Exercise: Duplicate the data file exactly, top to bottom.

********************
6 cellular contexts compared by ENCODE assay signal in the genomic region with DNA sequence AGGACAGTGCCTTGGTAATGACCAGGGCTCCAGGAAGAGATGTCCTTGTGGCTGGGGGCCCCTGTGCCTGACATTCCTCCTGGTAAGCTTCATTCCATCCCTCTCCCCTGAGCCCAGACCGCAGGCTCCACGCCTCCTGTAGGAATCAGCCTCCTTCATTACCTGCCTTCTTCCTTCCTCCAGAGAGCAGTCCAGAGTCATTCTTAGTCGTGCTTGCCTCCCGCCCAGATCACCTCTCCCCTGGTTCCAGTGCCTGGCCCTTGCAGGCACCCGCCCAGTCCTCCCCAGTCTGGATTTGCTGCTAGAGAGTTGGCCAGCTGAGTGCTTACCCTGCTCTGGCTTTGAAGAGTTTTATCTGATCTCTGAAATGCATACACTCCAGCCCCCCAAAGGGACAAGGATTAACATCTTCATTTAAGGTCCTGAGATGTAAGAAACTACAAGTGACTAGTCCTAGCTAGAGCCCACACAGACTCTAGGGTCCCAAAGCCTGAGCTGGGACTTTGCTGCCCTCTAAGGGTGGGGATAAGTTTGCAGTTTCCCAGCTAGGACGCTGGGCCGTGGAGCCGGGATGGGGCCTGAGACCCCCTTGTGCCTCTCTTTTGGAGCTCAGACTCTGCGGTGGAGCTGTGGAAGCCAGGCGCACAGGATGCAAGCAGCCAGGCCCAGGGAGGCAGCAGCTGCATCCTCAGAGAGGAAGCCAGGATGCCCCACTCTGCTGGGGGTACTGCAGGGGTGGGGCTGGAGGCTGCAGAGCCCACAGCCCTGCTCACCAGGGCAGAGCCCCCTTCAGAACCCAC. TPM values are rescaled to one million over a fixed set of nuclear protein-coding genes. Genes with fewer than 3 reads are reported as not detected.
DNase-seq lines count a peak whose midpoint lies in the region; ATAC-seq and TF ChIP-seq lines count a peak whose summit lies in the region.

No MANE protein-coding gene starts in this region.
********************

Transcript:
6 cellular contexts compared by ENCODE assay signal in the genomic region with DNA sequence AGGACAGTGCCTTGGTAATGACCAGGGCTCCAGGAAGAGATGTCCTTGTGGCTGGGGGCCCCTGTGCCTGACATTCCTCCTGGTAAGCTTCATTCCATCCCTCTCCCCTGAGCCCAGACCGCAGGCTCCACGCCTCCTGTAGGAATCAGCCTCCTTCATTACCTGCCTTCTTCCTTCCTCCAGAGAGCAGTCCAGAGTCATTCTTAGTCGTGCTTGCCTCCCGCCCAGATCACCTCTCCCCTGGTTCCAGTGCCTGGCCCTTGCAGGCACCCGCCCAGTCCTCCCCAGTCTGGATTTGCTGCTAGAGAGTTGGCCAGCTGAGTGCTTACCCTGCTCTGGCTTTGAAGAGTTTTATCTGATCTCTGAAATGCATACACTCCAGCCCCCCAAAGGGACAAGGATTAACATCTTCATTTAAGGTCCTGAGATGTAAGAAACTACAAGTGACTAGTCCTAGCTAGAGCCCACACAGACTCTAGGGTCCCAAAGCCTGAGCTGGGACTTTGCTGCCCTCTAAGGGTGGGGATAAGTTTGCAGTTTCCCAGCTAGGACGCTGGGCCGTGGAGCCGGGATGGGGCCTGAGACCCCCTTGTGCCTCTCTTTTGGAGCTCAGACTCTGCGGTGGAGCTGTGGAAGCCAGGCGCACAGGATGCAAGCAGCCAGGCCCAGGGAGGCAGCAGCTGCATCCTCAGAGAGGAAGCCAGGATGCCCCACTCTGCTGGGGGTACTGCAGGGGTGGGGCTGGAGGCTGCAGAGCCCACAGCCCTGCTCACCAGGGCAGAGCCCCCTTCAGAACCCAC. TPM values are rescaled to one million over a fixed set of nuclear protein-coding genes. Genes with fewer than 3 reads are reported as not detected.
DNase-seq lines count a peak whose midpoint lies in the region; ATAC-seq and TF ChIP-seq lines count a peak whose summit lies in the region.

No MANE protein-coding gene starts in this region.